Shelley Duvall,“The Shining” star and Robert Altman collaborator, dies at 75

The actress, who struggled with her mental health, made her return to acting in the 2023 horror film "The Forest Hills."

Shelley Duvall, the actress who starred in several Robert Altman films and evaded an ax-swinging Jack Nicholson in Stanley Kubrick's The Shining, has died. She was 75. 

Her partner, Dan Gilroy, confirmed the news to Entertainment Weekly. Duvall died Thursday at her home in Blanco, Texas, her publicist told EW, confirming that her cause of death was complications from diabetes.

"Just like the birds she cared for and loved from the time they were babies, I feel her flying free, no suffering, lots of joy," Gilroy said in a statement to EW. "My wonderful life partner of 34 years. So hard to say goodbye. I’m sitting here with her now, dreading the moment they come to take her away."

<p>CBS via Getty</p> Shelley Duvall

CBS via Getty

Shelley Duvall

Born in Fort Worth, Texas, Duvall’s life changed overnight when Altman cast her as the resourceful Suzanne in his black comedy Brewster McCloud after meeting his crew members at a party in 1970.

The film would mark the first of seven projects that the pair would work on together over the next seven years, including the 1971 Western McCabe & Mrs. Miller, the 1974 crime drama Thieves Like Us, the 1975 comedy-musical Nashville, 1976’s Buffalo Bill and the Indians, or Sitting Bull's History Lesson, and 1977's psychological thriller, 3 Women. The latter, which saw Duvall star opposite Sissy Spacek and Janice Rule, saw her receive the Cannes Film Festival award for Best Actress.

Duvall would go on to land a small role in Woody Allen’s 1977 film Annie Hall before etching her name into horror history as the tortured Wendy Torrance in Kubrick’s The Shining. Shooting the 1980 horror film was an "almost unbearable" experience for Duvall, who told Roger Ebert at the time that she was required to “cry 12 hours a day, all day long, the last nine months straight, five or six days a week.” That same year, Duvall would reunite with Altman in his 1980 film Popeye, sharing the screen with Robin Williams as the spinach-eating sailorman's wife, Olive Oyl.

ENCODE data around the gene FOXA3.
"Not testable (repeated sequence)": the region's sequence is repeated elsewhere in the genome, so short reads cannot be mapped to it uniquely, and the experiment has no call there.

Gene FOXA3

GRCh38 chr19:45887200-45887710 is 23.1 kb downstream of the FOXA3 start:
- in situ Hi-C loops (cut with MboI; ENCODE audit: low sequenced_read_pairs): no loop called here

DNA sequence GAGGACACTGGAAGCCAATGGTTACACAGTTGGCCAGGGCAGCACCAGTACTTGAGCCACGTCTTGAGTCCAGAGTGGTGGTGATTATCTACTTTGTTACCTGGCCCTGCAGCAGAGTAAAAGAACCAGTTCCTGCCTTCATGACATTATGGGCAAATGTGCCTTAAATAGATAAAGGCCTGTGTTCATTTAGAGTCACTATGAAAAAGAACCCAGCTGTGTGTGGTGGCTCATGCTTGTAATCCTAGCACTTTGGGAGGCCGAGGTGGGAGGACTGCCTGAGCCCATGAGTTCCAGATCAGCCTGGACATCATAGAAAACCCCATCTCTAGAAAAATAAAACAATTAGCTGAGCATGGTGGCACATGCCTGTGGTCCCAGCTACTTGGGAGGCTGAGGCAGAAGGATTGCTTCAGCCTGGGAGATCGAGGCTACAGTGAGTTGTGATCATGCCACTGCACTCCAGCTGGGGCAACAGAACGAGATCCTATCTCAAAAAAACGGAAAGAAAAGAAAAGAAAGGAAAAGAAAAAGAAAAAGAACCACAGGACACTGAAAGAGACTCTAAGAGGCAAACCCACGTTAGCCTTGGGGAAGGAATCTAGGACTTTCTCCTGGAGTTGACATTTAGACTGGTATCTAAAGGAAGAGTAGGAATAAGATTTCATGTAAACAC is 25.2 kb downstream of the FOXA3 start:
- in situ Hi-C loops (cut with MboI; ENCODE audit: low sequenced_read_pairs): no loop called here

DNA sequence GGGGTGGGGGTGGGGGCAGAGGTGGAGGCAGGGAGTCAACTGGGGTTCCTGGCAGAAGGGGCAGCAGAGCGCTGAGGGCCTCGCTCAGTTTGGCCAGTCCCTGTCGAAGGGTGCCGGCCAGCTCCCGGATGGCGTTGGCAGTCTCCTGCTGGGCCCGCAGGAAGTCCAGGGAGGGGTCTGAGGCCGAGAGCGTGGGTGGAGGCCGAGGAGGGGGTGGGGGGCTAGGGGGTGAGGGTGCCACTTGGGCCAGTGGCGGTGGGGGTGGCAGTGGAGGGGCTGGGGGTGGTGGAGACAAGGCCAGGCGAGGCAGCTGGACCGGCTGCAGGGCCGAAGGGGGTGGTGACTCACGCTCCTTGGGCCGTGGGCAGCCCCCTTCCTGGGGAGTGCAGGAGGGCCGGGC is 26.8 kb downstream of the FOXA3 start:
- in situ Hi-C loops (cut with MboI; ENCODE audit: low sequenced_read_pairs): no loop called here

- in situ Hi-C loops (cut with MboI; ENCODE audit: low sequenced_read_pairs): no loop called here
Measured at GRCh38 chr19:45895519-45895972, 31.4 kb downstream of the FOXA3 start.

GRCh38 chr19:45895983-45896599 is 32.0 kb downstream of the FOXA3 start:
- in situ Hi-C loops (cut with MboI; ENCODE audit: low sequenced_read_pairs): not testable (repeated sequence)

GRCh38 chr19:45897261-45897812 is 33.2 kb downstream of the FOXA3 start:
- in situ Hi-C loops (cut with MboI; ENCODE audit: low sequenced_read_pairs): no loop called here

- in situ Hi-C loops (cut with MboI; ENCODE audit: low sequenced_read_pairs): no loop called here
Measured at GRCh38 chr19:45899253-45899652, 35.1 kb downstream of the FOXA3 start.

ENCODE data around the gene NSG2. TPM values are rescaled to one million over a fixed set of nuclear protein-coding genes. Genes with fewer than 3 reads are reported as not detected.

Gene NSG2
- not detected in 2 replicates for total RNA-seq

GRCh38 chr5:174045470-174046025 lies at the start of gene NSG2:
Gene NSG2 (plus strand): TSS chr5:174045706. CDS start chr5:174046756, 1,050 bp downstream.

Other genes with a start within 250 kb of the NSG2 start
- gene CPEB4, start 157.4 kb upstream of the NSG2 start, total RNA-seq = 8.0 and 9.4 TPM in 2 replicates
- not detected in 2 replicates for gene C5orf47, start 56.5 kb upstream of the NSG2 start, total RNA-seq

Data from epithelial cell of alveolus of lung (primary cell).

<p>Warner Brothers/Getty</p> Shelley Duvall in 'The Shining'

Warner Brothers/Getty

Shelley Duvall in 'The Shining'

After more than a decade on screen, Duvall turned her focus toward children's television and served as the narrator, host, and executive producer of Faerie Tale Theatre from 1982 until 1987. She would also go on to create and present Tall Tales & Legends, an Emmy-nominated anthology series, as well as Nightmare Classics, Shelley Duvall's Bedtime Stories, and Mrs. Piggle Wiggle.

Her other credits include films such as Frankenweenie, The Portrait of a Lady, Tale of the Mummy, and Manna from Heaven, and television shows like The Twilight Zone, Frasier, L.A. Law, Aaahh!!! Real Monsters, and more.

Despite a steady acting career in the 1990s, Duvall announced her retirement in 2002. She had largely disappeared from the public eye until she made a rare appearance on a controversial Dr. Phil episode in 2016, in which she revealed that she'd been privately struggling with her mental health.

However, more than two decades after quitting Hollywood, Duvall returned to acting for the indie horror film The Forest Hills, which was completed in 2023 but has yet to be released. The movie’s director, Scott Goldberg, mourned her passing in a statement to EW: "Shelley leaves behind an amazing legacy and will be missed by so many people, myself included. I am proud of her for overcoming adversity to act again and will always be forever grateful for her friendship and kindness."

Duvall is survived by her partner Gilroy, as well as her brothers Scott, Stewart, and Shane.

Read the original article on Entertainment Weekly.